La Yesca Dam

Hydroelectric dam La Yesca is located 105 kilometers northeast of Guadalajara, between the States of Jalisco and Nayarit. Its construction will create 10,000 jobs and cost 767 million dollars. When fully functional, this dam will contribute 750 megawatts to the national electric system of renewable energy, 15% of what Jalisco requires per year. This federal project is part of the hydrologic system known as Santiago, which includes Agua Milpa, El Cajón and Santa Rosa Dams. When La Yesca is incorporated into the system, these will result in 2550 megawatts of renewable energy.

Its construction is divided into four parts: river detour, curtain, spillway and machines. On January 22, 2008, president Calderon officially initiated this great work of Mexican engineering.

For the creation of this dam, it is necessary to first detour River Santiago through two tunnels developed to oust 5,730 square meters of water per second. After the river’s detour, a curtain 220.5 meters high will be built, one of the tallest in the world. This detour is carried out through two 14 by 14 meter wide tunnels measuring 830 and 870 meters long, the equivalent of 8 consecutive football fields. These dimensions are enough to drain 5730 cubic meters per second, the equivalent of supplying the water needs of Mexico City 100 times.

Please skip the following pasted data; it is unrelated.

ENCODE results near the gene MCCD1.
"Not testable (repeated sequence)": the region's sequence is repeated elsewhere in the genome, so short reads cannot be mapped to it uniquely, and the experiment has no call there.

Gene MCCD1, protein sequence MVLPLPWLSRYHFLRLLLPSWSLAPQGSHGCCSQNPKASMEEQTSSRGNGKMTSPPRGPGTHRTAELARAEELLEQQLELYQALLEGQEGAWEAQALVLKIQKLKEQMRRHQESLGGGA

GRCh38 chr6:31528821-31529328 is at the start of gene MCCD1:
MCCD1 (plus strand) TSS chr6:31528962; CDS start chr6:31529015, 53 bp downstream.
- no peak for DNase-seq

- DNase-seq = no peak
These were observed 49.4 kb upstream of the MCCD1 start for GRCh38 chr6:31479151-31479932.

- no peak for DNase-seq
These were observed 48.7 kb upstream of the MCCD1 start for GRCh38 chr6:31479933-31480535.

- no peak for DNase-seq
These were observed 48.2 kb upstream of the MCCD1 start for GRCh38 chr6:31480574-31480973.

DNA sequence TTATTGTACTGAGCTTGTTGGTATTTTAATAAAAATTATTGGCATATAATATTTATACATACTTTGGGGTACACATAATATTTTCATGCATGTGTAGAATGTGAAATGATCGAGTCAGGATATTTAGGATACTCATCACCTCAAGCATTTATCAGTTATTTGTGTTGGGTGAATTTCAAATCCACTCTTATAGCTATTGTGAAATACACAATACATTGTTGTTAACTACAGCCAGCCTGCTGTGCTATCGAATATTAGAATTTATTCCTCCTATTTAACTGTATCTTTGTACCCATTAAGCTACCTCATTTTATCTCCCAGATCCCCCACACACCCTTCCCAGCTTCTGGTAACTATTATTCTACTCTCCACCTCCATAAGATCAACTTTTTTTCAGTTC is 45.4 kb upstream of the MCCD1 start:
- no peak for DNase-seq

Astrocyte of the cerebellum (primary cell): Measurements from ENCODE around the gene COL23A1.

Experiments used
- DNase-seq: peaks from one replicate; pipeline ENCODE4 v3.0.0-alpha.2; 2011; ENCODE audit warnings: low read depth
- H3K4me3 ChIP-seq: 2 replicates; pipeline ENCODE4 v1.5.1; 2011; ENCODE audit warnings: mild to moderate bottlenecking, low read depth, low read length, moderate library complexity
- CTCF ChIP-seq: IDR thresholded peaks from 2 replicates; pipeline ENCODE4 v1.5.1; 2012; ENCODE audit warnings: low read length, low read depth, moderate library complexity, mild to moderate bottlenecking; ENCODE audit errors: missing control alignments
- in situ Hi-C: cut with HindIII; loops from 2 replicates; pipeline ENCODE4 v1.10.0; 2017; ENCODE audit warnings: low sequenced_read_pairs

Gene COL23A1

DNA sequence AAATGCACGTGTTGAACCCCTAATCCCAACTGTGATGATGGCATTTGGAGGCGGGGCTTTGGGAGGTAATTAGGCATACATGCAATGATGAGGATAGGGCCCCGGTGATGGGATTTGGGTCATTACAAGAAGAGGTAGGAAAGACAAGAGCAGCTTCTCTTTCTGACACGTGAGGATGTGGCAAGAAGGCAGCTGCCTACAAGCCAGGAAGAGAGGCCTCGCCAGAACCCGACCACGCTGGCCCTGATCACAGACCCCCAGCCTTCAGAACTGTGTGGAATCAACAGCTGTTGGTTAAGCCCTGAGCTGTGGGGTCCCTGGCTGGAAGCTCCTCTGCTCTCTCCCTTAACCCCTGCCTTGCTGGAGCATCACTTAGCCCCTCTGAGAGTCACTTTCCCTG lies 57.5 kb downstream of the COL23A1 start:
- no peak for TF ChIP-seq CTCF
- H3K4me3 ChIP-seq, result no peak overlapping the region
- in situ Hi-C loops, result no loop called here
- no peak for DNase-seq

This mega construction responds to Calderon’s energy project. La Yesca Dam will be the second greatest hydroelectric generator in the country and could be fully functional by 2012. Calderon has stated that investing in infrastructure is his government’s policy for facing the world financial crisis and he is betting on clean energy; although he didn’t mention the environmental damage that will be caused by River Santiago’s detour.

Article Produced by the Editorial Team of Explorando Mexico.
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Image: Federal Government Press Release.